At my high school, Aquinas, we were very blessed with very good and solid religion classes, and I lived a relatively innocent and trouble-free four years. The party scene didn’t interest me too much, and anyway I was kept pretty busy with classes and with my part-time job, working as a server at Fazoli’s (a fast-food Italian restaurant) three or four nights a week. I probably took my faith more seriously than most of my peers, but it was not until my senior year that I had an intellectual and spiritual “awakening” towards the faith.
During that year, I began dating a really awesome girl who was very committed to her faith and to living the Christian life. She was someone that I could definitely imagine myself marrying one day. In typical clueless guy fashion, I thought things were going great, but then after a few weeks she suddenly stopped returning my phone calls. She finally told me that she couldn’t continue to see me because I am Catholic… she was Baptist and she knows that she could never marry a Catholic, and since (as we both knew) dating was for marriage, she felt that there was no point to us dating. I was really crushed… I felt almost like a martyr for the faith! I greatly admired her integrity, but I still did not understand what the big difference was between my Christian faith and hers. “After all,” I thought, “we both believe in Jesus, right?” So this caused me, for the first time, to really take the faith seriously on my own. I began researching online and getting very much into apologetics. It surprises me now, but even with my eight years of Catholic education, it was not until I started to research for myself that I began to finally recognize and understand the differences between our faith and the faith of our Protestant brethren.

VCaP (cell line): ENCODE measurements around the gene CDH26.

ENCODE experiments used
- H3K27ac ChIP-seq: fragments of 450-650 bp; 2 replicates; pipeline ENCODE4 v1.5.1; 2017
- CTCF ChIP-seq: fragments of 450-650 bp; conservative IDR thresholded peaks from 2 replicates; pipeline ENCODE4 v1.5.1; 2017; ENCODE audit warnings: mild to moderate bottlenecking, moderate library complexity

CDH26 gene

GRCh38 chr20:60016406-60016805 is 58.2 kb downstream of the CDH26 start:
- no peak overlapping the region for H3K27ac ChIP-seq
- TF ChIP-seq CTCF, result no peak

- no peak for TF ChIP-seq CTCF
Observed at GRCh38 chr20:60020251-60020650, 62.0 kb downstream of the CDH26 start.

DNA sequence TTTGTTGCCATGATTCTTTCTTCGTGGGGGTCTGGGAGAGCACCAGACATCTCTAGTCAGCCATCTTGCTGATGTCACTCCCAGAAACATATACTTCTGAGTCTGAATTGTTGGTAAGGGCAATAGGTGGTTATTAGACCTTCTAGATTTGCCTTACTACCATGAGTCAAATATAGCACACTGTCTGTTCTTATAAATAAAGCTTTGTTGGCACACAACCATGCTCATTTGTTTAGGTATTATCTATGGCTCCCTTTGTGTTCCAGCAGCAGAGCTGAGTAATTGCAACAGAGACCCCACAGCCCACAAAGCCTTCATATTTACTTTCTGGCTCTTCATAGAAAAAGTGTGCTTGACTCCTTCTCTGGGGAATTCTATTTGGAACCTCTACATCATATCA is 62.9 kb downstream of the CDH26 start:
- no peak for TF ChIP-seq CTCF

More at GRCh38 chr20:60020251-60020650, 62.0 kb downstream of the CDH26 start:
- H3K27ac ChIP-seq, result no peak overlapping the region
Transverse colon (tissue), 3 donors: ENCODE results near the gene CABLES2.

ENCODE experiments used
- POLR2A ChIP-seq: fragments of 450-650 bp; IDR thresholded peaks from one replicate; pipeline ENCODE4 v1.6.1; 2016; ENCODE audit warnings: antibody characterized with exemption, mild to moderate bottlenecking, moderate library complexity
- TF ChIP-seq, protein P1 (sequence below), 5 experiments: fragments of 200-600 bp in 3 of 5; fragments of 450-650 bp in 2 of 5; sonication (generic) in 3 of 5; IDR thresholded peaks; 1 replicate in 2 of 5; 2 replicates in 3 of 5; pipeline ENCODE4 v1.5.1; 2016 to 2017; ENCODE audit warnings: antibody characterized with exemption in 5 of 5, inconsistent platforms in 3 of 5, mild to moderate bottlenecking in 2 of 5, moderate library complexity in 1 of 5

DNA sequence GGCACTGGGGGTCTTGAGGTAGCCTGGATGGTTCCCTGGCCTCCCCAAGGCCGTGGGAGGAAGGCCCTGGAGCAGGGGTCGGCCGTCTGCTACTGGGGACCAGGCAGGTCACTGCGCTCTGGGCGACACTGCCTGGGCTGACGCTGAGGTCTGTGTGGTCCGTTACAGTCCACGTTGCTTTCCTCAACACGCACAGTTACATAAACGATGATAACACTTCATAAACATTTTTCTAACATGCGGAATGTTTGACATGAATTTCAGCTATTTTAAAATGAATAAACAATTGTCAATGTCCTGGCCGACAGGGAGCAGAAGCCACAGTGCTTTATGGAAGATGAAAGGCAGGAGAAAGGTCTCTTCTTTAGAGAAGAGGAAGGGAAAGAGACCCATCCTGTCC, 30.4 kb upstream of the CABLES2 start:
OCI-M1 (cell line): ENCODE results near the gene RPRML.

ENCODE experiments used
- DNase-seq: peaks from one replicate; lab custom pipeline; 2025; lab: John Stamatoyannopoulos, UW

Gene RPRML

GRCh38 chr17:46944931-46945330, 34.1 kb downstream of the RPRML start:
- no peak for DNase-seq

A few months after that, my apologetics career was born. I was working late one Saturday night at Fazoli’s, during the spring of my senior year. It was about ten o’clock, an hour before closing time, and the restaurant was completely empty except for one table of about six or seven young people my age. I was the dining room guy that night, in charge of cleaning and making sure that everything was taken care of. As I cleaned, I found myself getting closer and closer to their table, and cleaning increasingly slower and slower, for I was extremely intrigued by their topic of conversation. Back and forth, they were having a huge epic discussion about the meaning of salvation, with answers expressing the whole range of Protestant positions… “What if you were saved? What if you were saved and then did something really bad? Isn’t it impossible to lose one’s salvation?” It went on and on. I finally was near their table and after swallowing hard, I squeezed myself into the conversation and asked in an even voice, “Excuse me, but have you ever considered the Catholic understanding of salvation?” They looked at me blank-faced and the table was suddenly so quiet you could have heard a breadstick drop. I could tell that some of them thought I was making a big joke. The smiles faded from their faces as they saw that I was serious. For the next thirty or forty minutes until closing time, I stood there talking to them about the Catholic faith and answering their questions on all kinds of issues. (“Don’t worry!” I told my manager. “I’ll work extra off of the clock!”) We even got into purgatory (introduced by one girl who insightfully blurted out, “What about purgatory? I think that’s a crock!”) This was, I think, the first time when I shared the faith with others and I really claimed the faith for my own.